(NaturalNews) The "cervical cancer" vaccine against the human papillomavirus (HPV) is between 5 and 26 times more likely to cause severe, potentially fatal allergic reactions in young women than other vaccines, according to a study conducted by researchers from the Children's Hospital at Westmead in Sydney, Australia, and published in the Canadian Medical Association Journal.
Keep Reading: HPV Vaccine Shot Causes 500 Percent Increase in Allergic Reactions Compared to Other Vaccines
Friday, January 23, 2009
I have reconnect with my love of the smoothie, forgetting just how yummy & satisfying they can be.
With a little skim milk, frozen fruit and some protein powder (I'm a chocolate fan myself), it can be the best way to start you day or a great anytime treat. I have them for breakfast a few days a week & as my post-workout treat.
I have taken to keeping frozen sliced bananas (which add a lot of volume and keep the tummy full) raspberries and strawberries my freezer and am now always smoothie ready.
Just a few minutes in the morning and BOOM! You’ve got high protein, low fat drinkable goodness. Plus, they are totally portable. Pour them into a travel mug and you have the perfect Meal-On -The -Go.
AND they have awesome benefits too:
Homemade fruit smoothies are packed with ingredients proven to keep you full for hours: fiber from whole fruits, soy or whey protein, essential fats, wholesome yogurt, etc.
Scientists from the New York Obesity Research Center found that people who used GNC's soy-based shakes lost three times more weight than those who consumed the same amount of calories eating regular food.
Read More: How Power Smoothies Promote Weight Loss
Here are some great sites for all sorts of recipes that anyone can take on:
About two-thirds of American adults are overweight or obese, putting them at an increased risk for diabetes, hypertension, heart disease, osteoarthritis, stroke, gallbladder disease, sleep apnea and respiratory problems and even some cancers.
Thursday, January 22, 2009
Wednesday, January 21, 2009
Woman’s Health had an interesting article on how to manage these cravings:
If, in the next 30 seconds, you don't think about a gooey slab of warm chocolate cake, Evan Forman, assistant professor of psychology at Drexel University, will mail you a check for a million dollars. Forman loves to pose this mind-screw to his study subjects because he knows that thoughts are like zits—they pop up whether you want them to or not. And that's the problem with cravings. "While there are things you can do to manage cravings, you can't stop yourself from thinking about the foods you love," Forman says.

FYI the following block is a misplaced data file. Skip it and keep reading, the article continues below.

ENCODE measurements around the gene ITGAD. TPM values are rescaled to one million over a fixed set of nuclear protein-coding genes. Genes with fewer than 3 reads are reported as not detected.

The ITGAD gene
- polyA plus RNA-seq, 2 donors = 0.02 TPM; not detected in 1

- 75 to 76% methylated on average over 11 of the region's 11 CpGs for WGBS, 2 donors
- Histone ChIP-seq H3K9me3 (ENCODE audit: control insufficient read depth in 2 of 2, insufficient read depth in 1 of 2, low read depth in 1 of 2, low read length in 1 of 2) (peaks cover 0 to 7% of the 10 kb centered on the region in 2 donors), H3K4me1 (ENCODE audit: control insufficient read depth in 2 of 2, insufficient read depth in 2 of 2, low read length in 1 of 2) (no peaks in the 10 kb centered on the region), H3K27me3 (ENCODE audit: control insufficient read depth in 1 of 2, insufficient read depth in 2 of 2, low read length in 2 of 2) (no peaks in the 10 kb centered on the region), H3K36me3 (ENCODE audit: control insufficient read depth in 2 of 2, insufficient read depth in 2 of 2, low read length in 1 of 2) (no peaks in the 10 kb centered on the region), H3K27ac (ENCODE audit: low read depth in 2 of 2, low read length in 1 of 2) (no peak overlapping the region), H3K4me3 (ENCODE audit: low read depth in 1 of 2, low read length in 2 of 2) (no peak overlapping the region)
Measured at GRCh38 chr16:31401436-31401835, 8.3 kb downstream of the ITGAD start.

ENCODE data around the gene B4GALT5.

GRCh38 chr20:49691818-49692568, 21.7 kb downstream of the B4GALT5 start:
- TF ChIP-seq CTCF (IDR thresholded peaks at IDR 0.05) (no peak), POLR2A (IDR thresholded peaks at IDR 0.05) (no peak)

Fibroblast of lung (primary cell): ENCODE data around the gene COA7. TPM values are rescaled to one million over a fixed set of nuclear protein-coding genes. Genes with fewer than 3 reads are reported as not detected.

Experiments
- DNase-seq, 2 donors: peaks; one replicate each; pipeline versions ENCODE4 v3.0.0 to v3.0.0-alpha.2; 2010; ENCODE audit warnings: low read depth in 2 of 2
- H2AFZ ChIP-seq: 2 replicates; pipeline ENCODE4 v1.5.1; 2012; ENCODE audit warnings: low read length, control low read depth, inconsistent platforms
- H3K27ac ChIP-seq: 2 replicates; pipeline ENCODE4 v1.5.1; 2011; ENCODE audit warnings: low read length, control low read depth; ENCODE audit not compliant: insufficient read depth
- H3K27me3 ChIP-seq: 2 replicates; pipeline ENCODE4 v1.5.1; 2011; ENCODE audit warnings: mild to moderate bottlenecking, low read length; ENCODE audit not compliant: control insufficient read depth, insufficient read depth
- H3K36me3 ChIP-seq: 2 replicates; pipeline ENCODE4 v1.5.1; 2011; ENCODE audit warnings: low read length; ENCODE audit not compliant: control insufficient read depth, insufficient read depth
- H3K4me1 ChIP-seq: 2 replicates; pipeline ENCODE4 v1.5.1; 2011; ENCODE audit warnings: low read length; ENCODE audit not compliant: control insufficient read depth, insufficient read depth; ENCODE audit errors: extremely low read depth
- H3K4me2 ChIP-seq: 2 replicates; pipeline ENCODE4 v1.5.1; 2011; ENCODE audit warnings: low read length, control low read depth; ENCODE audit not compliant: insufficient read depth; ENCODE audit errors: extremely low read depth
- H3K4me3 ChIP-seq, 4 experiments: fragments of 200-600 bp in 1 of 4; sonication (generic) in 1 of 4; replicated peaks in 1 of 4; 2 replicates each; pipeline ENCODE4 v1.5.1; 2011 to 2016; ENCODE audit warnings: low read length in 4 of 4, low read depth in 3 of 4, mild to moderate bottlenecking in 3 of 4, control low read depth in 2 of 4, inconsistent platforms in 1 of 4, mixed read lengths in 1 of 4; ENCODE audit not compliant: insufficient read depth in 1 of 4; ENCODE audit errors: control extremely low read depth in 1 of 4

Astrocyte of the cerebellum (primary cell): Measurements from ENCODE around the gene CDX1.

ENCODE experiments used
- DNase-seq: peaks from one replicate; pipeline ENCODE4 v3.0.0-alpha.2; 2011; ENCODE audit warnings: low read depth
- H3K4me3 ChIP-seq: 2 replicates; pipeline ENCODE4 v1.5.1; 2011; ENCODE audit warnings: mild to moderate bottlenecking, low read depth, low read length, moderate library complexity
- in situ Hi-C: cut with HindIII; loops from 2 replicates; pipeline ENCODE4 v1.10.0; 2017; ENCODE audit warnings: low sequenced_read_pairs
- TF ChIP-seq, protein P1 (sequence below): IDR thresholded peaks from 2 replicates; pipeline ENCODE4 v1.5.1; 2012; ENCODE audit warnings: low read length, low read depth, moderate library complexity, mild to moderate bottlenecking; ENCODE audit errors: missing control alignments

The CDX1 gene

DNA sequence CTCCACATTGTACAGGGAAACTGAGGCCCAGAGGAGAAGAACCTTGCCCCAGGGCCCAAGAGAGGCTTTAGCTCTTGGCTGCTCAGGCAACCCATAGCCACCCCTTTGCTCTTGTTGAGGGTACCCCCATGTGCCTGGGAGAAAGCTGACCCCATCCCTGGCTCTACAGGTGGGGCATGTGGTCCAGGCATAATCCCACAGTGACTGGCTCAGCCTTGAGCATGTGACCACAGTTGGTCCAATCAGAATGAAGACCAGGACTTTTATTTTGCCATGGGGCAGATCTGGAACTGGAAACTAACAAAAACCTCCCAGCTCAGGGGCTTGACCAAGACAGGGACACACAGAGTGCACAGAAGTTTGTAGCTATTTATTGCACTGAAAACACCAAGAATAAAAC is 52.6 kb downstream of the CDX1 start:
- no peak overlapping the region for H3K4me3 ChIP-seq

Unlike run-of-the-mill hunger, cravings—intense desires for certain foods—seem to be linked to our brain's reward system. Emotions, situations, or pleasant associations (Grandma fed you Little Debbie snack cakes) can trigger a craving, says Susan Roberts, Ph.D., director of the Energy Metabolism Laboratory at the Tufts University Jean Mayer USDA Human Nutrition Research Center on Aging. When you eat a food you crave, your brain releases dopamine, a natural chemical related to pleasure. It's the same reward system you get from sex or illegal drugs, "but it's at much lower concentrations," Roberts says.
So what to do the next time you start jonesing for a pumpkin spice latte when you're already stuffed from lunch? The following stay-slim strategies will boost your ability to just say no. And don't miss "Laws of Lasting Weight Loss" for more craving-cutting tips.
Keep reading: Craving Mad - Outsmart any urge with these stick-to-your-diet tricks
Tuesday, January 20, 2009
According to Wikipedia:
The body mass index (BMI), or Quetelet index, is a statistical measurement which
compares a person's weight and height. Though it does not actually measure the percentage of body fat, it is a useful tool to estimate a healthy body weight based on how tall a person is. Due to its ease of measurement and calculation, it is the most widely used diagnostic tool to identify obesity problems within a population. However, it is not considered appropriate to use as a final indication for diagnosing individuals. It was invented between 1830 and 1850 by the Belgian polymath Adolphe Quetelet during the course of developing "social physics". Body mass index is defined as the individual's body weight divided by the square of his height. The formulas universally used in medicine produce a unit of measure of kg/m2. BMI can also be determined using a BMI chart, which displays BMI as a function of weight (horizontal axis) and height (vertical axis) using contour lines for different values of BMI or colors for different BMI categories.
I know mine, do you know yours?
Find out here: Body Mass Index
Faced with their favourite foods, women are less able than men to suppress their hunger, a discovery that may help explain the higher obesity rate for females, a new U.S. study suggests.
Researchers trying to understand the brain's mechanisms for controlling food intake were surprised at the difference between the sexes in brain response.
Gene-Jack Wang of Brookhaven National Laboratory of Upton, N.Y., and colleagues were trying to figure out why some people overeat and gain weight while others don't.